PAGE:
James Holding is a 37-year-old British marine biologist who, in his own words, “saw the race on the news and couldn’t believe it was possible.”
I was unable to meet James personally under the circumstances
to ask how he was faring after the ninth and 6,000-mile leg across the Pacific from China to Oakland, where the “Clipper Round The World” http://www.clipperroundtheworld.com/index.php sailing fleet was now about to depart on its 10th leg to Panama, another 3,000 miles south. The 10 specially designed masthead cutters will then begin their last big push with a penultimate stop in New York en route to the UK where the race originated nearly a year ago.
In Oakland at the StrictlySail Pacific Boat Show to give my seminar “Getting Out There Alone,” I was about to talk about the special experience of solo sailing, the beauties of the ocean and the challenges of making one’s dream into reality. My own days at sea had changed the course of my life in ways I was still coming to appreciate. Some of these apply to anyone wishing to turn their own deeply felt desires into a specific plan of action, as these sailors were all doing.
The crew of the boat “New York” posed for a photo
with at least one crewmember’s parents looking on. They had journeyed all the way from southern England to greet their daughter, Elizabeth Allan, for whom this was a first sailing experience. And what an experience! She would be one of 14 women on a crew that included 44 individuals from varied walks of life - eldest 72, youngest 22 - and an average age of 46.
The 68-foot matched racing sloops are operated for profit under the chairmanship of renowned solo circumnavigator Robin Knox Johnson. They host crews of 18 aboard to give people a chance in global match racing to live the dream of sailing around the world. James was just one of hundreds who saw the opening and took it. (How many considered it but did not?)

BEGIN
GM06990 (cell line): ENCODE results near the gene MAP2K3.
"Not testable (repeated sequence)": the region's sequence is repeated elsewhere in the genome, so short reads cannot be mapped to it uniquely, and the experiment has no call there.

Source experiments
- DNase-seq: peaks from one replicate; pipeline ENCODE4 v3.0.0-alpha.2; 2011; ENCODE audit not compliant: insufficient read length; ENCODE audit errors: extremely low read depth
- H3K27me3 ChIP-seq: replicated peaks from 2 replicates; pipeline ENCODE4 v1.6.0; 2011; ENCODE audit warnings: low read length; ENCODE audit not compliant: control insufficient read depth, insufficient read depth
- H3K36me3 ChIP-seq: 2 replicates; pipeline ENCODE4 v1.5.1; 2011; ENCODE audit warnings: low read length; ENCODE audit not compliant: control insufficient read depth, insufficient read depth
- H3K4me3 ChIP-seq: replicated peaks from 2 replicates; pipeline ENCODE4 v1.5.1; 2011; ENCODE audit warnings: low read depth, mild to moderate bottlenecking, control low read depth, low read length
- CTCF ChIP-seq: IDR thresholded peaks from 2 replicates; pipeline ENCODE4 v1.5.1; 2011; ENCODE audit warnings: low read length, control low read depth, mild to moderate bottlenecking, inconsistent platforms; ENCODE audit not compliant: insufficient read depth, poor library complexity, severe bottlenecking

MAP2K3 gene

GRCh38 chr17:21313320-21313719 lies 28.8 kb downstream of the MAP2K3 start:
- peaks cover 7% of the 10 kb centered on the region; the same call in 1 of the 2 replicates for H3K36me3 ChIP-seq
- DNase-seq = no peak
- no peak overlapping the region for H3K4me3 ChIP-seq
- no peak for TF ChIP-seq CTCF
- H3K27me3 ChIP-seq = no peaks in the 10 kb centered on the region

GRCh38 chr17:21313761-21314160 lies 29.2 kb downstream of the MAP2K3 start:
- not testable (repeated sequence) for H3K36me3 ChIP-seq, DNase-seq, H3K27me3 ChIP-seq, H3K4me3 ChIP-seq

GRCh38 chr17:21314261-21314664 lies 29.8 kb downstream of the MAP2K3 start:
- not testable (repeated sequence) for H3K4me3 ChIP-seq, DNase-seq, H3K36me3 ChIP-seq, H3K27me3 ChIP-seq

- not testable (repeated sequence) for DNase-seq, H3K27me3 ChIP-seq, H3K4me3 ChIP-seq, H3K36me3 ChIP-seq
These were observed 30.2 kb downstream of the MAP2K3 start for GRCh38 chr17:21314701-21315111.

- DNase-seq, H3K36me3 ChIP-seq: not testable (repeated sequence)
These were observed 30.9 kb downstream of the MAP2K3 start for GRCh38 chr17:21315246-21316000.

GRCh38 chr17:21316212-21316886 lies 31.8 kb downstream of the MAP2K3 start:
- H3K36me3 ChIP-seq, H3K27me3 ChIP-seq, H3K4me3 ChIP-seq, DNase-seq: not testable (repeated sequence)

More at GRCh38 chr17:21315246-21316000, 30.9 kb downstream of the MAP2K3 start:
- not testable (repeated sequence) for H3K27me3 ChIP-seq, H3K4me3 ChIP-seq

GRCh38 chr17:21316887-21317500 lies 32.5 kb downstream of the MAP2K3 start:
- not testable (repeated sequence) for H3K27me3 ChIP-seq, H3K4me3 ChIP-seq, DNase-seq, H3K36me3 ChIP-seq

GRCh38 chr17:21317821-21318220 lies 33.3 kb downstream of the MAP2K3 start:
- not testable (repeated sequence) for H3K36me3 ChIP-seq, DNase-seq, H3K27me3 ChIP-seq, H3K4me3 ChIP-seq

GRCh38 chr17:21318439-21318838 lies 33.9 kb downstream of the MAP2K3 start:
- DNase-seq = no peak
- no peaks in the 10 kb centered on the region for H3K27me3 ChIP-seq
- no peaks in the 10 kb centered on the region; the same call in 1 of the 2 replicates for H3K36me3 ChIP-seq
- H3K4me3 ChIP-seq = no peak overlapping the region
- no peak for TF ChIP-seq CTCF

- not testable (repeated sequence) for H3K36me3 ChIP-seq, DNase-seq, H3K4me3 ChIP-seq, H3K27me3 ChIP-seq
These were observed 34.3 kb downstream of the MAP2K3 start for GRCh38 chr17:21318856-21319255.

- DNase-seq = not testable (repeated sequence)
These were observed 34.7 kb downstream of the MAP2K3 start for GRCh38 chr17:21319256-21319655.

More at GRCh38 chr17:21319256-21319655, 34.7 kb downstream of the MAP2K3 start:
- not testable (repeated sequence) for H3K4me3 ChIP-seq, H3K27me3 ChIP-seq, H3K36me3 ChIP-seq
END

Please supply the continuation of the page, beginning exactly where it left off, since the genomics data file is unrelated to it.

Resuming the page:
James’ father scanned the crews as they prepared to disembark from Jack London Square April 14 under clear skies and a briskly rising northwesterly breeze, which would give them fast initial sailing south. He explained that James had suffered a back injury on the race into Australia but fought to get back aboard in China to continue the trip, toward which he had devoted nearly three years of his life and about 50,000 English pounds.
The 40,000-mile yacht race is not for the faint-hearted. A few days earlier, about 400 miles off the coast, a rogue wave estimated at 60-feet tall had rolled and damaged one of the fleet during the night and sent two crew members – airlifted off the disabled craft - to hospital.
Speaking of pounds – the other kind – one crew member on Qingdao reported a weight loss of about four stone so far, or roughly 70 pounds, although it was evident in scanning the crews that despite burning 5,000 calories-a-day at sea some had either gained weight or lost precious little along the way.
Food, one of the race spokesmen declared to the public gathering, becomes a subject of fascination if not obsession at sea. Everyone aboard will serve as cook and bottle-washer in an intensely shared and inter-dependent experience. Taking turns in the galley and cleaning up the boat teaches a mutually respectful behavior in which crewmembers realize that however they behave, “they will get their own back.” And, noted one of the organizers, the ocean has a way of bringing out important truths because “you learn a lot more about yourself when times are tough than you do when times are good.”